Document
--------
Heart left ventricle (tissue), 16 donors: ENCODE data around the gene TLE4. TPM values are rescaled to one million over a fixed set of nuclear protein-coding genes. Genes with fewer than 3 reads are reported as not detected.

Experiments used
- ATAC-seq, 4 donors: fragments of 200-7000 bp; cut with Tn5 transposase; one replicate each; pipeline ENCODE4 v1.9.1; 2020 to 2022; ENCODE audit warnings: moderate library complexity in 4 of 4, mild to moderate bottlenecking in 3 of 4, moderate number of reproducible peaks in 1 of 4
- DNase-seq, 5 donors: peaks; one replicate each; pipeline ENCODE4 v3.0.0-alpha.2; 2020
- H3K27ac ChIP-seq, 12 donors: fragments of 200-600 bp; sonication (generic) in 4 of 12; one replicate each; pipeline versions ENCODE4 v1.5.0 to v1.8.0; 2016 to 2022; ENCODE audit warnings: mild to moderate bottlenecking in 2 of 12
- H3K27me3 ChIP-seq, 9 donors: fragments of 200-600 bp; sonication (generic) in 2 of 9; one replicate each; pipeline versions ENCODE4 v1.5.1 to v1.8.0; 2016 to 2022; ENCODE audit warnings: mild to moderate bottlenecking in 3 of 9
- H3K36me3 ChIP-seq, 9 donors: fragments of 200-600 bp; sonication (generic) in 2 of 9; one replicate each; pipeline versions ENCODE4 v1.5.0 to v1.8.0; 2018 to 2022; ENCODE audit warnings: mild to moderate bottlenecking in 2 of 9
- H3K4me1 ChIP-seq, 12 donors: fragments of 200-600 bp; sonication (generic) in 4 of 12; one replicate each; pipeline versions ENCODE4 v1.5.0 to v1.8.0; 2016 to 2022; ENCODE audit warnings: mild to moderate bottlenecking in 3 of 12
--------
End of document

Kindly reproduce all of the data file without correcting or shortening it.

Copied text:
Heart left ventricle (tissue), 16 donors: ENCODE data around the gene TLE4. TPM values are rescaled to one million over a fixed set of nuclear protein-coding genes. Genes with fewer than 3 reads are reported as not detected.

Experiments used
- ATAC-seq, 4 donors: fragments of 200-7000 bp; cut with Tn5 transposase; one replicate each; pipeline ENCODE4 v1.9.1; 2020 to 2022; ENCODE audit warnings: moderate library complexity in 4 of 4, mild to moderate bottlenecking in 3 of 4, moderate number of reproducible peaks in 1 of 4
- DNase-seq, 5 donors: peaks; one replicate each; pipeline ENCODE4 v3.0.0-alpha.2; 2020
- H3K27ac ChIP-seq, 12 donors: fragments of 200-600 bp; sonication (generic) in 4 of 12; one replicate each; pipeline versions ENCODE4 v1.5.0 to v1.8.0; 2016 to 2022; ENCODE audit warnings: mild to moderate bottlenecking in 2 of 12
- H3K27me3 ChIP-seq, 9 donors: fragments of 200-600 bp; sonication (generic) in 2 of 9; one replicate each; pipeline versions ENCODE4 v1.5.1 to v1.8.0; 2016 to 2022; ENCODE audit warnings: mild to moderate bottlenecking in 3 of 9
- H3K36me3 ChIP-seq, 9 donors: fragments of 200-600 bp; sonication (generic) in 2 of 9; one replicate each; pipeline versions ENCODE4 v1.5.0 to v1.8.0; 2018 to 2022; ENCODE audit warnings: mild to moderate bottlenecking in 2 of 9
- H3K4me1 ChIP-seq, 12 donors: fragments of 200-600 bp; sonication (generic) in 4 of 12; one replicate each; pipeline versions ENCODE4 v1.5.0 to v1.8.0; 2016 to 2022; ENCODE audit warnings: mild to moderate bottlenecking in 3 of 12